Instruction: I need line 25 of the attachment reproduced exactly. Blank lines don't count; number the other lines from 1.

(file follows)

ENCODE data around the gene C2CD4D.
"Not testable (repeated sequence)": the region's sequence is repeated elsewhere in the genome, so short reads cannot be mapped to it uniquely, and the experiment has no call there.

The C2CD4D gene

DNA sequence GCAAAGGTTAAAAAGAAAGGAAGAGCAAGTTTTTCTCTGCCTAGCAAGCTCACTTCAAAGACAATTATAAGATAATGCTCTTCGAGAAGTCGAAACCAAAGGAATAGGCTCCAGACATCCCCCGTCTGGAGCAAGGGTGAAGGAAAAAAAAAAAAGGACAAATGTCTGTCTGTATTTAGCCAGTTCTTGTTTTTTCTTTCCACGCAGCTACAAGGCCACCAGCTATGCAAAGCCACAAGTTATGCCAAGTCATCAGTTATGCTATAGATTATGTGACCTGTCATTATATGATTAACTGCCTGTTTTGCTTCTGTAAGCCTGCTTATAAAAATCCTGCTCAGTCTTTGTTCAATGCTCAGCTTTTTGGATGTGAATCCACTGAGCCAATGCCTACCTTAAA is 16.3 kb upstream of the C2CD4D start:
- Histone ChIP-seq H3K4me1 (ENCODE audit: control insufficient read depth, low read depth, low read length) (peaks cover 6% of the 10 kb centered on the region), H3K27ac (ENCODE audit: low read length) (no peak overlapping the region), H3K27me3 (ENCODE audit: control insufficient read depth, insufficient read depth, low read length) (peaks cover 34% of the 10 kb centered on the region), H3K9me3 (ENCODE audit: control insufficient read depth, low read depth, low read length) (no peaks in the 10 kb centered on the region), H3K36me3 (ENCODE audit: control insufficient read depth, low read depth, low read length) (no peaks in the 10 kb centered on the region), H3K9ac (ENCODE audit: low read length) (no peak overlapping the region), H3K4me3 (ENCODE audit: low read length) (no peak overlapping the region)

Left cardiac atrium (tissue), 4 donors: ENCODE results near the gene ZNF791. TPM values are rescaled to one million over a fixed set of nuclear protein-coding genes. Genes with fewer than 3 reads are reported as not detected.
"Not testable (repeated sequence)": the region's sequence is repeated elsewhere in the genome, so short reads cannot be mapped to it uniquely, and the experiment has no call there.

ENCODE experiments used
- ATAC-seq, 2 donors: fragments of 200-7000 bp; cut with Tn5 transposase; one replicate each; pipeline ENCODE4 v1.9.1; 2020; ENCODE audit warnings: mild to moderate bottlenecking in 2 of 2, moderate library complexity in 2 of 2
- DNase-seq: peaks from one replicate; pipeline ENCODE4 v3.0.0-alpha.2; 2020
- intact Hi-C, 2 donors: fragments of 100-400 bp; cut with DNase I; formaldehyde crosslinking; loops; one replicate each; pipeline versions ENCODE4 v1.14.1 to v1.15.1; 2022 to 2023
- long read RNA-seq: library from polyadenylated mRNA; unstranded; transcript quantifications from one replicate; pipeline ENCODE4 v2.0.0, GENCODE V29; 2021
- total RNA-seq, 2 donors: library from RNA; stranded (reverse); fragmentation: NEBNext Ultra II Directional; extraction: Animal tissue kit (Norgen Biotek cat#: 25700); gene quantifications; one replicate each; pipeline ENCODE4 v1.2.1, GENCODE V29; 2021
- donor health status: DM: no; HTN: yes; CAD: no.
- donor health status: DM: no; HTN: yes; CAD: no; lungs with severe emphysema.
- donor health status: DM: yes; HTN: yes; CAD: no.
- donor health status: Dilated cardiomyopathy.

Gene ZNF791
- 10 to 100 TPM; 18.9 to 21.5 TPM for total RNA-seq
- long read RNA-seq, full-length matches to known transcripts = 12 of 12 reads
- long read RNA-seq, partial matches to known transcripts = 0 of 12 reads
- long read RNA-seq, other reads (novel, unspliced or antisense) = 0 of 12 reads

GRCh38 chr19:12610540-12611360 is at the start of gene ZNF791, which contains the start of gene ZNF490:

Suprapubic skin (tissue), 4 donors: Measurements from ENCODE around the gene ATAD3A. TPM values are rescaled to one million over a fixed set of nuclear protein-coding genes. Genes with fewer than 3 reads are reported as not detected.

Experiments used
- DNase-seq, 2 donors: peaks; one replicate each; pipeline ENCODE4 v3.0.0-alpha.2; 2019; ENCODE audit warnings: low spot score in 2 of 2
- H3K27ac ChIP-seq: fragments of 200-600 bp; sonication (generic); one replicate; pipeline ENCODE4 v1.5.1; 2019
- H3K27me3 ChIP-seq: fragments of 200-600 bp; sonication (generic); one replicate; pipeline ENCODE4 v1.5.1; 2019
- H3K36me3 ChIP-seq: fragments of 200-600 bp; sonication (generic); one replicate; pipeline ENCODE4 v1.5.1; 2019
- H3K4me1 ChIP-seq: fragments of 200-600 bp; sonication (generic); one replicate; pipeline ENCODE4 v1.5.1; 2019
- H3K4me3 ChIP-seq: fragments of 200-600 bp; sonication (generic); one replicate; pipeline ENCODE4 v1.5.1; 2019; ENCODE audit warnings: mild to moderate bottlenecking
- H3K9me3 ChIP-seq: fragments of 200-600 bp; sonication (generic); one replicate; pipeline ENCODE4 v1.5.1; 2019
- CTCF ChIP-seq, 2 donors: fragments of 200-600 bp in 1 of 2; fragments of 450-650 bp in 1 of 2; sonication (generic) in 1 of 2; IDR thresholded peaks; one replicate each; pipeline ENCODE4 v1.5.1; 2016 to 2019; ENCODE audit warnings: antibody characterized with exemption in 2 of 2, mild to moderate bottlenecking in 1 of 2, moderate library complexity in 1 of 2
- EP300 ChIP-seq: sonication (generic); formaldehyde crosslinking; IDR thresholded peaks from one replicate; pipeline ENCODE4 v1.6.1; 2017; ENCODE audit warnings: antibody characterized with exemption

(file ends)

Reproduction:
Experiments used